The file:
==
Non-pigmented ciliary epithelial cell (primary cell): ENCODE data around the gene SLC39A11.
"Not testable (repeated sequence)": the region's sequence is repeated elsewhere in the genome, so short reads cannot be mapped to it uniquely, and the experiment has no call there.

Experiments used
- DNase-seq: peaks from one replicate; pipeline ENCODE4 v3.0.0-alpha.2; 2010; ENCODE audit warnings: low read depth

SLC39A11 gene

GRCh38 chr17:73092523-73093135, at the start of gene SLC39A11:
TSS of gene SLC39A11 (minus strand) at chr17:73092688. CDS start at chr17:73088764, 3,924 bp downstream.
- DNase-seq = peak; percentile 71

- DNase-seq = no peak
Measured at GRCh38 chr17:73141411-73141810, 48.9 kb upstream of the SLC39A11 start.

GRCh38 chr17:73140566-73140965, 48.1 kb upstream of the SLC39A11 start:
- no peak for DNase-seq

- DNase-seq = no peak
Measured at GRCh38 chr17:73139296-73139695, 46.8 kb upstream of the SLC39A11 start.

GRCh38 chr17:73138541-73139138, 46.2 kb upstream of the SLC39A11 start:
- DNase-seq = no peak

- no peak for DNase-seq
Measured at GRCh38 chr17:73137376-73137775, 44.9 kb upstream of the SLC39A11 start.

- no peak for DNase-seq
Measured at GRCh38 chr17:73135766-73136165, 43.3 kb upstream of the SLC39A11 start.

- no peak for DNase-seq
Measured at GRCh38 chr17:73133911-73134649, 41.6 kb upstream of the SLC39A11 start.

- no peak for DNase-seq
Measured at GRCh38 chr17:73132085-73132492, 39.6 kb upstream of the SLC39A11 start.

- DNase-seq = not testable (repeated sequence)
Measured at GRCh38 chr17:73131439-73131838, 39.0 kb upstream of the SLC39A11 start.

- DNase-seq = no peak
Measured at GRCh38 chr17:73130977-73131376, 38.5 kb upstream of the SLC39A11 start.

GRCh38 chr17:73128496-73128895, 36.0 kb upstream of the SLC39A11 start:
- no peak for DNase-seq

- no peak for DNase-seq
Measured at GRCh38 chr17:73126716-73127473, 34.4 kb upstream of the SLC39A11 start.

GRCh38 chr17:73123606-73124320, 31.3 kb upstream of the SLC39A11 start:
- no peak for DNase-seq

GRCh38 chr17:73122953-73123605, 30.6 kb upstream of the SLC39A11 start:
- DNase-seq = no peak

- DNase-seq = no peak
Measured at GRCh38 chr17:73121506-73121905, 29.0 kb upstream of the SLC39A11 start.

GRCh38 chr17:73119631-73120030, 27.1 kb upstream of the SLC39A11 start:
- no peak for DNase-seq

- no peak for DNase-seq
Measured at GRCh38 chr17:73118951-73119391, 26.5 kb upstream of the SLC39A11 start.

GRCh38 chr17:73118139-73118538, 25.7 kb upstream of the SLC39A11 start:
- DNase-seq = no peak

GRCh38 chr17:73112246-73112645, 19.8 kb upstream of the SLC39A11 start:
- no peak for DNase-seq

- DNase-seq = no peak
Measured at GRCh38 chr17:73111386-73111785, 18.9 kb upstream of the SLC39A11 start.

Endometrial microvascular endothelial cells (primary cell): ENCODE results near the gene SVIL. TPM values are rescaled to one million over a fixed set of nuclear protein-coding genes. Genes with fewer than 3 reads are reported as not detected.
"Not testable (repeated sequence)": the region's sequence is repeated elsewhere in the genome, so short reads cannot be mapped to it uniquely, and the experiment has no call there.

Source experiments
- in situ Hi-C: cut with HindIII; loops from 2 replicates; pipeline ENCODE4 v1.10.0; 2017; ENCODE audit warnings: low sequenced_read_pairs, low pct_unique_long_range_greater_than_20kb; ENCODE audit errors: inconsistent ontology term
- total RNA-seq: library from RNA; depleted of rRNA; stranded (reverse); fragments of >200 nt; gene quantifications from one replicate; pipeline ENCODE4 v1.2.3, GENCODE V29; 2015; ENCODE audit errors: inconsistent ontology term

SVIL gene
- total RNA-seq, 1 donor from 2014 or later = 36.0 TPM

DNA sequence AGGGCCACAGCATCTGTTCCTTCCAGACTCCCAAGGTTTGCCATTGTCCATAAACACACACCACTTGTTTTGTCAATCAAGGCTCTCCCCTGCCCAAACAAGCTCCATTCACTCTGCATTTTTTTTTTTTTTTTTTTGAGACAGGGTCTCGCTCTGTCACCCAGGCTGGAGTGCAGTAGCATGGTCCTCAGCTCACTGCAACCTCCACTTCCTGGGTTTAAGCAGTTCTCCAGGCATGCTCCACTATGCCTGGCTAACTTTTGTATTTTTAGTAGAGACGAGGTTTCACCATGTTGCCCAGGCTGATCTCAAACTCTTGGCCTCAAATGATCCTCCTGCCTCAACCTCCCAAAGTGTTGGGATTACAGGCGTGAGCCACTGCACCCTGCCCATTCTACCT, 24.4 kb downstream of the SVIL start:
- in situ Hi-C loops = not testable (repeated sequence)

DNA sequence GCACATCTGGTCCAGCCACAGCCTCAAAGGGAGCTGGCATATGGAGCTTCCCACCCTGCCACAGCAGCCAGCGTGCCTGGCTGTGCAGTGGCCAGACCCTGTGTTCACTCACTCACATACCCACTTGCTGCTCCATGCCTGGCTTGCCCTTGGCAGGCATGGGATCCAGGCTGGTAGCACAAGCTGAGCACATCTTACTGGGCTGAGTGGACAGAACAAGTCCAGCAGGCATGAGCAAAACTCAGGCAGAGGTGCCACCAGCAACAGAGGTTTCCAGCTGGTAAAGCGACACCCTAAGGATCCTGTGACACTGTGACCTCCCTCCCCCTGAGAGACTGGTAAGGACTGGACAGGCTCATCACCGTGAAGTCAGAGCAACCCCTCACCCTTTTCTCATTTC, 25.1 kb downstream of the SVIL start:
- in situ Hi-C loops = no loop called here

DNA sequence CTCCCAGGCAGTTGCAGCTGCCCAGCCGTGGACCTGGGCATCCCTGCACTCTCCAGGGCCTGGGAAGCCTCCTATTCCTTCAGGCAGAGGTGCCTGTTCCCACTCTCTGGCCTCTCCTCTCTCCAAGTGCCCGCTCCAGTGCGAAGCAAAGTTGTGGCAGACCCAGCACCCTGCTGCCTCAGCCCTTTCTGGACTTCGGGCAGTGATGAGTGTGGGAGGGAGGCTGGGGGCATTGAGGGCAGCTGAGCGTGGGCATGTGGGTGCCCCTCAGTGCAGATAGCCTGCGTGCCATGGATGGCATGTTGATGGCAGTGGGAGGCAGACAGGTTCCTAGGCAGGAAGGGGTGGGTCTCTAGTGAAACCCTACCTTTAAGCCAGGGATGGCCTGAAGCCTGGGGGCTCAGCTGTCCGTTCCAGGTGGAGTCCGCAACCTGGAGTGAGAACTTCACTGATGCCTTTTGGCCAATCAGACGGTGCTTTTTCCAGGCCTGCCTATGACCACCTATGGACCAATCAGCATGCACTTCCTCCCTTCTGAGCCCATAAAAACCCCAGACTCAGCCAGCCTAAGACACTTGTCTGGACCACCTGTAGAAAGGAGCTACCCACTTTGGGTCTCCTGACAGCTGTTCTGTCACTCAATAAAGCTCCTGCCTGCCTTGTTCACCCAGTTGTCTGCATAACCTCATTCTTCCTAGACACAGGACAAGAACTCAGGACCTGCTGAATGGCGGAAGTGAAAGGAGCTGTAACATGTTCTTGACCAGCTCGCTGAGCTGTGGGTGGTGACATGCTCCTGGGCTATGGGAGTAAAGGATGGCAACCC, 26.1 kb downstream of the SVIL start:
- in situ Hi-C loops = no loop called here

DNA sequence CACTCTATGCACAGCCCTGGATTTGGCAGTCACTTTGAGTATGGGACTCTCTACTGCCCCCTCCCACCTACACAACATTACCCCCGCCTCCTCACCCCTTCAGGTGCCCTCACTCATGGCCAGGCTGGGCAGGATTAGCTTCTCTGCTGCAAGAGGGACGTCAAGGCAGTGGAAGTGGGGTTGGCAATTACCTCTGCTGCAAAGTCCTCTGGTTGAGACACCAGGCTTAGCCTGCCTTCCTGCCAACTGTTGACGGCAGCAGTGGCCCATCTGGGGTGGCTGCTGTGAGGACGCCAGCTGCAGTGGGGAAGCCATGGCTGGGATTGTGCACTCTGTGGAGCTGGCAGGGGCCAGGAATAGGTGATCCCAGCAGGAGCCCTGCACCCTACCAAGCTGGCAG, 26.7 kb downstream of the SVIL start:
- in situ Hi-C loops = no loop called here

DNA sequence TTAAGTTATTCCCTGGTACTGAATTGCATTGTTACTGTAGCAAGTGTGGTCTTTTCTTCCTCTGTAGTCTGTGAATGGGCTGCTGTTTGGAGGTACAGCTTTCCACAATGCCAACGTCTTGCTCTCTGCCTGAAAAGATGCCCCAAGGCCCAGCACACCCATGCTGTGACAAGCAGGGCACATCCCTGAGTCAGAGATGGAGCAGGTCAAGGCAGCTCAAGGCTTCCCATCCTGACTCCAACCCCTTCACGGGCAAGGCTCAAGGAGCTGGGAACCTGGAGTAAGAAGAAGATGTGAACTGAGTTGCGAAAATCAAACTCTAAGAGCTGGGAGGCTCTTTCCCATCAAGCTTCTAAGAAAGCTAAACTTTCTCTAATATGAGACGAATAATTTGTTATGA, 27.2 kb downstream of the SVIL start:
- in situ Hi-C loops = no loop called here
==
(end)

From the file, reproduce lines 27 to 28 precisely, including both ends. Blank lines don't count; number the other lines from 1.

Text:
- DNase-seq = no peak
Measured at GRCh38 chr17:73130977-73131376, 38.5 kb upstream of the SLC39A11 start.